Chapel Gate Whiskey in Canadian trade mission

Chapel Gate Whiskey in Canadian trade mission

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Clare’s Chapel Gate Whiskey was among the Irish spirits producers that took part in a trade mission to Ontario, Canada recently, with the aim of increasing Ireland-Canada trade.

The trade mission followed the recent Comprehensive Economic and Trade Agreement (CETA) between the EU and Canada, which removed a number for ‘behind the border’ trade restrictions, that previously acted as barriers to market access.

The CETA agreement contains protection for EU-recognised geographic indications (GIs).  Irish whiskey is protected at an EU level in a similar manner to Champagne in France or Parma hams in Italy.  This means that it must be produced on the island of Ireland, in accordance with certain production practices and standards (a technical file).

Canada already represents one of Irish whiskey’s fastest growing export markets. CSO figures for the first 10 months of 2017 show that the value of exports to Canada increased by 20.5 per cent. However, only 6 per cent of Irish whiskey currently on sale in Canada is from premium brands. This means there is a significant opportunity for Irish whiskey producers to grow the sale of premium brands in Canada, building on phenomenal triple digit sales increases in premium Irish whiskey in other major markets in recent years.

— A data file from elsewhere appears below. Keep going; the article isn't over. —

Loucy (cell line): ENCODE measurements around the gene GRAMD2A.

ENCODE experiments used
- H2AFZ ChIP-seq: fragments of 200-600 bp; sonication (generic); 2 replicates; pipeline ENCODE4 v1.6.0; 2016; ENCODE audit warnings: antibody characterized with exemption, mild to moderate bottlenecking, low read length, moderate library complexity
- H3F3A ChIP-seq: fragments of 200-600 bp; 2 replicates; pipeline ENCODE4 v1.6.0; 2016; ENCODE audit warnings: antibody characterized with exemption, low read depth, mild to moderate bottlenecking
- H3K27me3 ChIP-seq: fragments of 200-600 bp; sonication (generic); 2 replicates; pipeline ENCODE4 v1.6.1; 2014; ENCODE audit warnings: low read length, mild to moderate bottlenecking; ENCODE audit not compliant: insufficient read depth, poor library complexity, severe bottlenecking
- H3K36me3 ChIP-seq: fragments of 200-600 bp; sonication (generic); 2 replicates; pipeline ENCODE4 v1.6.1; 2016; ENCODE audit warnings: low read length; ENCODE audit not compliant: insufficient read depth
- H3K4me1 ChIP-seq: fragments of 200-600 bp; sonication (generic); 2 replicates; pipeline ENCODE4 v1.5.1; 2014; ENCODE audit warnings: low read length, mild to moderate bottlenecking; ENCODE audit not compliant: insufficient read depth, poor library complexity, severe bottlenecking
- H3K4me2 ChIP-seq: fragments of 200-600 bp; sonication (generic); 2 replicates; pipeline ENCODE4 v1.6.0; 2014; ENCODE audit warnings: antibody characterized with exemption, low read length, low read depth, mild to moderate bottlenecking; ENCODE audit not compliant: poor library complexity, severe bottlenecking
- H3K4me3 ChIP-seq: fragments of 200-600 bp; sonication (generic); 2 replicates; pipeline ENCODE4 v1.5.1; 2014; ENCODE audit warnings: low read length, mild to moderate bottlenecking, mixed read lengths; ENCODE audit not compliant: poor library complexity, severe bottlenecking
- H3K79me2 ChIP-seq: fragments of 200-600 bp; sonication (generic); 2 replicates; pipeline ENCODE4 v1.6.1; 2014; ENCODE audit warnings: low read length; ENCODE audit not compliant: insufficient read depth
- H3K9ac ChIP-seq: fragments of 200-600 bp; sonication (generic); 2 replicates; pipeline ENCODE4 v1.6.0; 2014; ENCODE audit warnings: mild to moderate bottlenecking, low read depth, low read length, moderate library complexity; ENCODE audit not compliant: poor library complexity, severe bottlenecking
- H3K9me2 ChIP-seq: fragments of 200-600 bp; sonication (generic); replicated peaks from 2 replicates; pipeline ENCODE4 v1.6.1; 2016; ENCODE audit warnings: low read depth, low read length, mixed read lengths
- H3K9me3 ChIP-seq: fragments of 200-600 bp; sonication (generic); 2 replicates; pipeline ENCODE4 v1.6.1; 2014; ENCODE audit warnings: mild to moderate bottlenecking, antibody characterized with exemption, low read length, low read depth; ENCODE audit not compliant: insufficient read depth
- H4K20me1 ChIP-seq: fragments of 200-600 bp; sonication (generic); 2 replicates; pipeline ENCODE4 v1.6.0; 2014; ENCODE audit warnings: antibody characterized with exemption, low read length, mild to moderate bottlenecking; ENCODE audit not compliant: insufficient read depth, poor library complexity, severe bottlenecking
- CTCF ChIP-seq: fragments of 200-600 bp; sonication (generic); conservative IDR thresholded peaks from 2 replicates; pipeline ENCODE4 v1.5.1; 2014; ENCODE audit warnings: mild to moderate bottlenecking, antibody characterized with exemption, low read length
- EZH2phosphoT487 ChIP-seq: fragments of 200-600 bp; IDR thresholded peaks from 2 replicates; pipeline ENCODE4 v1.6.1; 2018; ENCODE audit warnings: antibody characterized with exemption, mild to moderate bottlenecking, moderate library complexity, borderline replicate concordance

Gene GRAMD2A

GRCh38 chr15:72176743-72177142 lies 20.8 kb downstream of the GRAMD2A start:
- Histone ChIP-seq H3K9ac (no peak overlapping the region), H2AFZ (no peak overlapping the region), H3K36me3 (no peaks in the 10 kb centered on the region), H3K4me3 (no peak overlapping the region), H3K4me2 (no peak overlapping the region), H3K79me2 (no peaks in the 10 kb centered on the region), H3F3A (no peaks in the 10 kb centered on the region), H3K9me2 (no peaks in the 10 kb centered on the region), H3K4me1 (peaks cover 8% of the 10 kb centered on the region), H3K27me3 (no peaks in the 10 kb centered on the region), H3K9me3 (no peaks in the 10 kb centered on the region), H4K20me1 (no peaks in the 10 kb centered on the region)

The Irish Spirits Association and Whiskey Association joined a broader trade mission led by Michael Creed TD, Minister for Agriculture, Food and Marine, in association with Bord Bia.

William Lavelle, Head of the Irish Spirits & Whiskey Associations, took part in the trade mission.

He said: “The CETA deal has eliminated tariffs and opened up new opportunities for Ireland’s spirits industry in Canada, which has a large Irish diaspora population. Irish whiskey is already seeing double-digit export growth to Canada. We see the potential for premium, authentic Irish whiskey brands to prosper in the Canadian market. Irish whiskey remains the fastest growing spirits category in the world. The Irish whiskey industry has a global ambition of driving further growth in more markets and Canada is a key target.”

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Chief Reporter Pat Flynn has worked as a journalist for almost 30 years. His career began during the late 1980s when, like many aspiring radio presenters of the time, he worked for local pirate radio stations in Clare and Limerick. Pat joined Clare FM in 1990 where he worked as researcher initially and later presented several different programmes including the station's flagship current affairs programme. He was also the station's News Editor and Deputy Controller of Programmes. Despite leaving in 2003 to pursue a career as a freelance journalist, he continues to work with the station to this day. As well as being the Clare Herald’s Chief Reporter Pat is also freelance journalist and broadcaster, contributing to Ireland’s national newspapers and is a regular contributor to national broadcasters.

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